Celebrating Their Health:
Colonoscopies Make For A Most Unusual Birthday Party
By Valerie Kuklenski, Staff Writer; U-Entertainment
Jack Merrick was drawing on the straw in his jumbo Scorpion cocktail with such gusto, it seemed the drink’s floating gardenia would be vacuumed up. Surrounded by old friends, good food, four anesthesiologists and two colorectal surgeons at Trader Vic’s in Beverly Hills, Merrick had chosen a heck of a way to celebrate his 43rd birthday. Like many birthday parties, this one had a theme. A medical theme. It was called Scope Fest 2007, and it involved eight 40-something guys who made a party weekend of getting colonoscopies.
“Interesting way to get back together, huh?” Don Chiesa, 40, said earlier that day as he waited his turn at the Specialty Surgery Center in Beverly Hills.
Merrick, a self-described “recovering lawyer” who now runs his own home health care company, says he is known for both his appetite for partying and his ability to hatch great ideas that die on his couch. The idea for Scope Fest was sparked by a Newsweek article that described how deadly — and preventable — colon cancer is, and how resistant men typically are to dealing with doctors.
“We don’t stop and ask for directions, and we don’t go to a doctor unless there’s a gun put to our head,” Merrick said in the waiting room before his procedure. “So how in the world is anybody voluntarily going to go for a colonoscopy?
“So I had this wacky idea. I thought, what if you could bundle a proactive diagnostic medical exam into a guys’ party weekend? It would be a hall pass. It seemed like the wives would be packing the overnight bag, the kids would be waving and cheering you — thanks, Daddy! — and you’re going to have a wild time and actually do something helpful and smart for your own well-being.”
It could have been another one of those fizzled-out brainstorms had he not met Dr. Liza Capiendo, a colorectal surgeon, at a physicians’ gathering. He pitched the “medi-spa weekend” concept to her, describing a block of appointments on a Friday morning followed by a weekend at a posh hotel with massages and maybe an awards dinner. She enthusiastically endorsed it and pressed him to book it in March, which is colorectal cancer awareness month. He sent out about 50 e-mail invitations, many to his Columbia University fraternity brothers and roommates. “Some guys lost my number, some guys were e-mailing each other behind my back, saying I’d gone to the dark side.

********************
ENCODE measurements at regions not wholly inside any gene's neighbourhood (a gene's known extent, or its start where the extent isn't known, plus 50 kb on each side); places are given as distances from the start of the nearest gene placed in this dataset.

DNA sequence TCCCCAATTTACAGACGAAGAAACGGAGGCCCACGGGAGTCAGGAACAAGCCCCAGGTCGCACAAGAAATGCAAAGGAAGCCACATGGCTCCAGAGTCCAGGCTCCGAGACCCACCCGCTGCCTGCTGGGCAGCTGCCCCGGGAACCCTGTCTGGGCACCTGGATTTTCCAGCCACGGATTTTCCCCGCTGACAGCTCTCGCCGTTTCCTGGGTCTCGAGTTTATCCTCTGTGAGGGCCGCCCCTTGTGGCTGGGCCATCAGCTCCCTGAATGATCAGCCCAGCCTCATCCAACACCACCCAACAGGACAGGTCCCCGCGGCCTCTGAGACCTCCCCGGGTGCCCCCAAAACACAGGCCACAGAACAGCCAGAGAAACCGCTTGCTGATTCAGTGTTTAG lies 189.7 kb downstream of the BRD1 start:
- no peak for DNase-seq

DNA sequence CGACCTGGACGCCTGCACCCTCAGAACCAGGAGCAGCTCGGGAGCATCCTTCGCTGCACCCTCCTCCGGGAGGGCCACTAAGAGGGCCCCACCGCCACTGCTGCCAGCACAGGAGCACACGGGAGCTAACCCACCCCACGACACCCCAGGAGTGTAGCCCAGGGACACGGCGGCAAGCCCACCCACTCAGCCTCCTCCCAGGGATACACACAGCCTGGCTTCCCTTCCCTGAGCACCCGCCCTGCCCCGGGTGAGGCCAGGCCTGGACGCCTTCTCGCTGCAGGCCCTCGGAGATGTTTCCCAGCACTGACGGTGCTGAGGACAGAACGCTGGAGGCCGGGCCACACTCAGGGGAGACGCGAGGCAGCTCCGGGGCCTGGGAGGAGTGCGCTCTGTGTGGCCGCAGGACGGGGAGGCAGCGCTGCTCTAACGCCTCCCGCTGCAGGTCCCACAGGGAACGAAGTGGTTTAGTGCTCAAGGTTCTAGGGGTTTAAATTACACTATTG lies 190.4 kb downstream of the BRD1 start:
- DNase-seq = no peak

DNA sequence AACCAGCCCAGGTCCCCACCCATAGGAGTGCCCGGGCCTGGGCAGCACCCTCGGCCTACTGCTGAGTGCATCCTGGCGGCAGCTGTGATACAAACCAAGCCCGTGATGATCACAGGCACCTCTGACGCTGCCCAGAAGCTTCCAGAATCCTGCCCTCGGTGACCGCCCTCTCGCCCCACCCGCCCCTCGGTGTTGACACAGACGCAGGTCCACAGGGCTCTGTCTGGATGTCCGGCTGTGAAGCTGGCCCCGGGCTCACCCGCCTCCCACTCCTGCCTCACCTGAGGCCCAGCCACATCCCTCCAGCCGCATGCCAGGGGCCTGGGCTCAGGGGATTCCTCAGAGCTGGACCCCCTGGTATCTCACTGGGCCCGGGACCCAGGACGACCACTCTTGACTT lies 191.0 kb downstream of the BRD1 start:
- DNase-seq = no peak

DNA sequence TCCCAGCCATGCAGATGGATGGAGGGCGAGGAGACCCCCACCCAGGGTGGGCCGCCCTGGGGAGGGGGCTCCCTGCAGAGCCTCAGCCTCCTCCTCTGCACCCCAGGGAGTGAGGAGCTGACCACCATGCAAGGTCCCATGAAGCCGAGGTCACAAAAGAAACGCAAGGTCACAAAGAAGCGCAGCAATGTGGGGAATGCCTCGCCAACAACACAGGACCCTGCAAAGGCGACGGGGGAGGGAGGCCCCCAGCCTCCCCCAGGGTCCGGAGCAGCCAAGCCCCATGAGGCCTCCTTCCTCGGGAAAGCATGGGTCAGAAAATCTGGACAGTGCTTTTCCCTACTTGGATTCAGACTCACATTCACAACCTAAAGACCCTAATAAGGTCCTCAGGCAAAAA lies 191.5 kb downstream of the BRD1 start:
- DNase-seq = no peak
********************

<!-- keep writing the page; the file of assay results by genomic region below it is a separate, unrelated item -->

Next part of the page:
“I got e-mails from wives saying what a brilliant idea,” he added. “I have never gotten a letter like that from one of my buddies’ wives, I assure you.”
It was 12, then 10, then eight from San Diego, San Jose and points between who followed through on Merrick’s proposal. The e-mails exchanged in the weeks leading up to Scope Fest were full of poopy puns — think “brown is the new black” — and Merrick nicknames such as Jackson Polyp and Colon Bowel. Then there was the Thursday night before the procedure.
“I sat in the bathroom and chugged laxatives on my birthday,” Merrick said. “My sons brought me Jell-O with a candle in it. I had to explain to my 6- and 4-year-old why Daddy’s in a cold sweat on the bathroom floor, naked.”
Modern technology provided some consolation for the patients’ misery during what Capiendo calls “the bowel prep.”